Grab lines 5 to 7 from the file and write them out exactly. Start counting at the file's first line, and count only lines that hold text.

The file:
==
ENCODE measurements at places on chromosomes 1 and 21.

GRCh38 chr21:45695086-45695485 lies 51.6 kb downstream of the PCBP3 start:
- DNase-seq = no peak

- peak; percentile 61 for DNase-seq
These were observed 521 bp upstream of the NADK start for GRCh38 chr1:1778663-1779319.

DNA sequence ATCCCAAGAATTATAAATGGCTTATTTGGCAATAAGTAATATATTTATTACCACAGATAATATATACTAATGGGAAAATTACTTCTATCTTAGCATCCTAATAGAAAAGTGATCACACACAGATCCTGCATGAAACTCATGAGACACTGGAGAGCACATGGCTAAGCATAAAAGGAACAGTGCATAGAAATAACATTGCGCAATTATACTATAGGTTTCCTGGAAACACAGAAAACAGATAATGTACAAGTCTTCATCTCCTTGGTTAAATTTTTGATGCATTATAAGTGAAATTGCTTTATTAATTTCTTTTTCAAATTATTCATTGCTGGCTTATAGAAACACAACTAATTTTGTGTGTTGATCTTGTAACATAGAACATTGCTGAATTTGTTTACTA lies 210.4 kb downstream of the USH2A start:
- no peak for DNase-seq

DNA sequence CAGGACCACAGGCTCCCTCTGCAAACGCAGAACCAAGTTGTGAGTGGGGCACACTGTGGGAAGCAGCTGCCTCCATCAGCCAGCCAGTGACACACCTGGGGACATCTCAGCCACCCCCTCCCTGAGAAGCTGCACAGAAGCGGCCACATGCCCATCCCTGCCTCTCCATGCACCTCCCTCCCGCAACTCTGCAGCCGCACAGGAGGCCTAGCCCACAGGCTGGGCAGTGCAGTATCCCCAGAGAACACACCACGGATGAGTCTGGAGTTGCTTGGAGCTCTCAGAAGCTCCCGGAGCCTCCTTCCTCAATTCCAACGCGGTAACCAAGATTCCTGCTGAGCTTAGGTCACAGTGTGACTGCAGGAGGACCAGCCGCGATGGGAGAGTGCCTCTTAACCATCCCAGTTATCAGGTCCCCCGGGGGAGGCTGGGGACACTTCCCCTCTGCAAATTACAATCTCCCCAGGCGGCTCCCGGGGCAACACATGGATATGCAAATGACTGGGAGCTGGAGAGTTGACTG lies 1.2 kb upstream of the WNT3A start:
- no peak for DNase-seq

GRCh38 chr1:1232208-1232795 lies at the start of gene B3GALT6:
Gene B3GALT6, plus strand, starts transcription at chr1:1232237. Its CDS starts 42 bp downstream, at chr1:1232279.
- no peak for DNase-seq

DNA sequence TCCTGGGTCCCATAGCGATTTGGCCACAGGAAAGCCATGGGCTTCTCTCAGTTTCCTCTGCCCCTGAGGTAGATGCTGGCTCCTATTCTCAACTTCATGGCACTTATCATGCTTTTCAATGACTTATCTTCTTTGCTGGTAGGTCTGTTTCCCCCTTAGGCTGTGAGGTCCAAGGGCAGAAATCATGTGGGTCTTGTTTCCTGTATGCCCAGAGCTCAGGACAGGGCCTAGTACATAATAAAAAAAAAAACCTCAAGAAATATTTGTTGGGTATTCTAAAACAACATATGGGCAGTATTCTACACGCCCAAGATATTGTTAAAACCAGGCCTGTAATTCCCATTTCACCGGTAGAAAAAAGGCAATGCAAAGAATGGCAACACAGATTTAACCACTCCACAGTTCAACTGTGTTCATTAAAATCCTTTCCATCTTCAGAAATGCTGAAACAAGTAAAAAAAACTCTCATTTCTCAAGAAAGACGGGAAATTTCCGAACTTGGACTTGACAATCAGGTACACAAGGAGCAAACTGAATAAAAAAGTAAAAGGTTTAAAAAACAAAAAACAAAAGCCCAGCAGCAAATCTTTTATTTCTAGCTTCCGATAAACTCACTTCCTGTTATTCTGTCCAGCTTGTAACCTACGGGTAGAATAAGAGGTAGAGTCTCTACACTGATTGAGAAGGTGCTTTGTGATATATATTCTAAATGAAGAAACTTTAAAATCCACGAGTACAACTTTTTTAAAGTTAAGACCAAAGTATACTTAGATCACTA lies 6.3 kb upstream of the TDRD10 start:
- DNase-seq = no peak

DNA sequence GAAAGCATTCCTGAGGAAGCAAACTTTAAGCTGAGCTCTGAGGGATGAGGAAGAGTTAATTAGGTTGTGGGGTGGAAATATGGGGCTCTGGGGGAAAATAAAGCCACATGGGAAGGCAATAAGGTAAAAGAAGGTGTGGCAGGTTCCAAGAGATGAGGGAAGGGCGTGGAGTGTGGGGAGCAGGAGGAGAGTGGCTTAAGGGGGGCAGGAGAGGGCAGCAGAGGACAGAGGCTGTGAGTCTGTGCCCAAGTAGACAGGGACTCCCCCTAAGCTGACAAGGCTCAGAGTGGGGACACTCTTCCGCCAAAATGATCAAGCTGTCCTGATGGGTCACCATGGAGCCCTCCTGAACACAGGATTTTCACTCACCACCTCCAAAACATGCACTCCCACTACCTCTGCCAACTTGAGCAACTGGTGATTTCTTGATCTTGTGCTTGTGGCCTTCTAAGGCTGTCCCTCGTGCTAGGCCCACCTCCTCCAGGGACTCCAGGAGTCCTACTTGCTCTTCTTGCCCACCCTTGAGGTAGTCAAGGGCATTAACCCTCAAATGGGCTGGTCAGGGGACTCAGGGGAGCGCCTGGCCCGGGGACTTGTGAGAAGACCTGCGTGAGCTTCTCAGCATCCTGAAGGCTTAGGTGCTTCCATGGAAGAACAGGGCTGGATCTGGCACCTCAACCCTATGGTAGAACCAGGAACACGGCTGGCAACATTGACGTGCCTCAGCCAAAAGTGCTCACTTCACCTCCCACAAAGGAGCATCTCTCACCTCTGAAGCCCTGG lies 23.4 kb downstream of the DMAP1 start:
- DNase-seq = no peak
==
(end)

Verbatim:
These were observed 521 bp upstream of the NADK start for GRCh38 chr1:1778663-1779319.

DNA sequence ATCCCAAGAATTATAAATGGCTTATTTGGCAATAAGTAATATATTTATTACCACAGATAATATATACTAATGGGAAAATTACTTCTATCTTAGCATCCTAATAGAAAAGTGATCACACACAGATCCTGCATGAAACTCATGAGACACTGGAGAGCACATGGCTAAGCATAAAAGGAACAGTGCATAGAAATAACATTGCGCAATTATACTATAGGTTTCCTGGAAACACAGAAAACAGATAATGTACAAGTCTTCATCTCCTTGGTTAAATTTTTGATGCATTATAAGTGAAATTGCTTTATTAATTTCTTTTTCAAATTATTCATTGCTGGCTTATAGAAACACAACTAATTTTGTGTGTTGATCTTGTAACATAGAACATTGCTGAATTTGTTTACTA lies 210.4 kb downstream of the USH2A start:
- no peak for DNase-seq